DeGraff went on trial on February 19, 1912.  Testimony showed that DeGraff called the men to meals by ringing a bell.  Three of them ate at a time, while the fourth manned the wheel.  On the day of the murder, Nilsen was at the wheel for the midday meal, which was served at eleven.  Priskich was with him until the dinner bell rang, and DeGraff arrived for his turn at the wheel.  Wyman ate a full meal and retired to the chartroom, which adjoined his cabin, shortly before twelve.  It was the last time anyone admitted seeing him alive.

Nilsen took the wheel at noon, and Priskich went to the engine room, where it was impossible for him to reach Wyman’s cabin unobserved.  DeGraff went somewhere below deck, where he was unseen by Nilsen or Priskich until close to five PM.  Around one-thirty Nilsen thought he heard a groan or cry, without being able to place its source.  (Some vaguer accounts state he heard an angry cry of “Get out of here!”)  Doctors who examined the murder victim believed that what he heard were the last sounds made by Captain Wyman.

At two, Priskich took his place at the wheel.  Nilsen testified that he briefly rested in his bunk, and then rejoined Priskich.  From then until the four-thirty supper time, the pair were constantly within sight of the other.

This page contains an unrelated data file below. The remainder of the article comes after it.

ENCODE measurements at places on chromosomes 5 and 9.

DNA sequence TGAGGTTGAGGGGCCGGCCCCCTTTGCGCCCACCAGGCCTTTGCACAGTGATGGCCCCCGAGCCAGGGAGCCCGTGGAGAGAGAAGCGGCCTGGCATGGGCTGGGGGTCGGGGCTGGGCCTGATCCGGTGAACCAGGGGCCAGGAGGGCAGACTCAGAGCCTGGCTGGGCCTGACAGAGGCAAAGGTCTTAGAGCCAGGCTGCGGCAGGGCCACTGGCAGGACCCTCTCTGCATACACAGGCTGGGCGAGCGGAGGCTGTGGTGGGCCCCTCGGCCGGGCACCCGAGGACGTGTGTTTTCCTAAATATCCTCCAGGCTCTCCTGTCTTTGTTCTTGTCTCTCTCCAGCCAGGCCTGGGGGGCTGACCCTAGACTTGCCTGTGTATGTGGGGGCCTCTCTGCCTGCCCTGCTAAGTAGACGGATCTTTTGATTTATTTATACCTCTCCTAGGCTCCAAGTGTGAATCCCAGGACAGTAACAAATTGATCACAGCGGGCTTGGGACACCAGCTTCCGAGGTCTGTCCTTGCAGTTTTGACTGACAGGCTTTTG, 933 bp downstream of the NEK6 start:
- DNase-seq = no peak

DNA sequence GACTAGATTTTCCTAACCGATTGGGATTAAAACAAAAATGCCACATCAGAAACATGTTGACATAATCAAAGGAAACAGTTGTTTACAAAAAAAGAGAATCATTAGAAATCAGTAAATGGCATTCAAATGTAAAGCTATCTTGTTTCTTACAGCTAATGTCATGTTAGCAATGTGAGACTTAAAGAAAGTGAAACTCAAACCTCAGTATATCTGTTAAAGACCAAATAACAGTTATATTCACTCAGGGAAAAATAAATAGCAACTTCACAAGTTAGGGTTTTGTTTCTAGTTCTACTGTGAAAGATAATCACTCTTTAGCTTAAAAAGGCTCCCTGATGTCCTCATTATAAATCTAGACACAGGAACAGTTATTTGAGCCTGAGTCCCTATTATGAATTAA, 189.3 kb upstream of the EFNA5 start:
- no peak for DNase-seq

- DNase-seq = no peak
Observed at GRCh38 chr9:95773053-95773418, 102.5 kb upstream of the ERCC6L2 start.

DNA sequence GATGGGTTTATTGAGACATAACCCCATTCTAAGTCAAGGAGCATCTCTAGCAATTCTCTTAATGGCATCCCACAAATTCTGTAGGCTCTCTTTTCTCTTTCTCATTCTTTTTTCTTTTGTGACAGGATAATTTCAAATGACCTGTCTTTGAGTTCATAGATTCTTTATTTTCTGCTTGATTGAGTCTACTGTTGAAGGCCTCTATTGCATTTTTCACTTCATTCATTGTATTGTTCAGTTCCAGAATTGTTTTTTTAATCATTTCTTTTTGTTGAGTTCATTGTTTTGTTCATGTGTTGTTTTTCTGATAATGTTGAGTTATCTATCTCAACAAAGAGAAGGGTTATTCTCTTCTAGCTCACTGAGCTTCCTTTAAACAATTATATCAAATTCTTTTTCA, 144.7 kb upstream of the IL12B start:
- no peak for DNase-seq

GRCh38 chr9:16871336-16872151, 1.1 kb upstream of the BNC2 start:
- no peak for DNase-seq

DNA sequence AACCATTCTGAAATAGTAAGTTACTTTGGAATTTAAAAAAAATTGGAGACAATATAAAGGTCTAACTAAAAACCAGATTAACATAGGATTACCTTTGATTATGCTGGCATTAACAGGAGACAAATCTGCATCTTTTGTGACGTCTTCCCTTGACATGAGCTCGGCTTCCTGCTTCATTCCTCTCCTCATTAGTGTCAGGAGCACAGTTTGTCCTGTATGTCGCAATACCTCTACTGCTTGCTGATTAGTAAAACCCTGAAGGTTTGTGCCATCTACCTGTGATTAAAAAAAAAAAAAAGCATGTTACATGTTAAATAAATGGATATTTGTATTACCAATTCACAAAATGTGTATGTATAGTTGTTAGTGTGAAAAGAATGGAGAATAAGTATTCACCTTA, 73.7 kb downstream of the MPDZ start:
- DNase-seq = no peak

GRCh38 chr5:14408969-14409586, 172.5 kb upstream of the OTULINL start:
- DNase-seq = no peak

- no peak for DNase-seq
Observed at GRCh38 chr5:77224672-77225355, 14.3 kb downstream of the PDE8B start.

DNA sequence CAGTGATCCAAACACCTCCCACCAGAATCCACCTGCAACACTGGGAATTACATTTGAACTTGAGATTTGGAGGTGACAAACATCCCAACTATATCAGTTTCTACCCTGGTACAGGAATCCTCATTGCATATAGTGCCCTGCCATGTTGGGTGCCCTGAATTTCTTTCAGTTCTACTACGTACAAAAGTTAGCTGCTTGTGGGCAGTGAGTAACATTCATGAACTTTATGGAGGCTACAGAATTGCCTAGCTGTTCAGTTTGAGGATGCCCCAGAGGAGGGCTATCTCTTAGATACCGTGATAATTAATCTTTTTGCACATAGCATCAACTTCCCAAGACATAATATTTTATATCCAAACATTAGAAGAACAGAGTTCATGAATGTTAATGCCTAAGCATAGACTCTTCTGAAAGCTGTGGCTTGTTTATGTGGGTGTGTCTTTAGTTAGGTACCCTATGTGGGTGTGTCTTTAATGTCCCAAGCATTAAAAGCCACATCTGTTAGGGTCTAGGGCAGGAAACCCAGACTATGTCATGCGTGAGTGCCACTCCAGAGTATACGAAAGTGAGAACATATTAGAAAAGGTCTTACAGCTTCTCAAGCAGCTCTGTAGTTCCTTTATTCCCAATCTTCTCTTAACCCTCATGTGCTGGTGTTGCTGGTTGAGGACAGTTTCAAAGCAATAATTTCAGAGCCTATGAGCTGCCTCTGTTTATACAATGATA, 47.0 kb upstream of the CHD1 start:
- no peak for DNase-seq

Supper was—for the first time—late, by about fifteen minutes.  DeGraff came to take the wheel, and Nilsen and Priskich went to eat.  They were surprised to find the captain was not there.  After waiting fruitlessly for a while, they went to question the cook about what they should do.  DeGraff told them indifferently to go ahead and eat—the captain would turn up eventually.  Priskich knocked on Wyman’s door, but got no reply.

After the two men ate, they again consulted DeGraff about their increasing unease with the situation.  The cook, with the same air of nonchalance he displayed throughout the entire story, dismissed their worries.  When Priskich pointed out that Wyman was due to take the wheel at five, DeGraff replied that he himself would take the captain’s place.  However, after Priskich left to look after the engines, the cook told Nilsen to take over the wheel, as he had to clean up after the meal.

Priskich returned to the wheelhouse an hour and a half later.  Upon seeing that the captain had yet to make an appearance, he insisted on breaking into Wyman’s cabin—a plan DeGraff strongly discouraged--but his crewmates finally overruled him.  Priskich and DeGraff entered Wyman’s cabin, where their captain’s body was finally discovered.  Priskich—again over DeGraff’s demurrals—insisted on immediately alerting their tug.  Before doing so, he suddenly stopped and said “I don’t really know Captain Wyman is dead.”

“Sure, he died,” DeGraff replied.  “He died long ago, for I took his hand like this,” holding his left wrist with his right hand.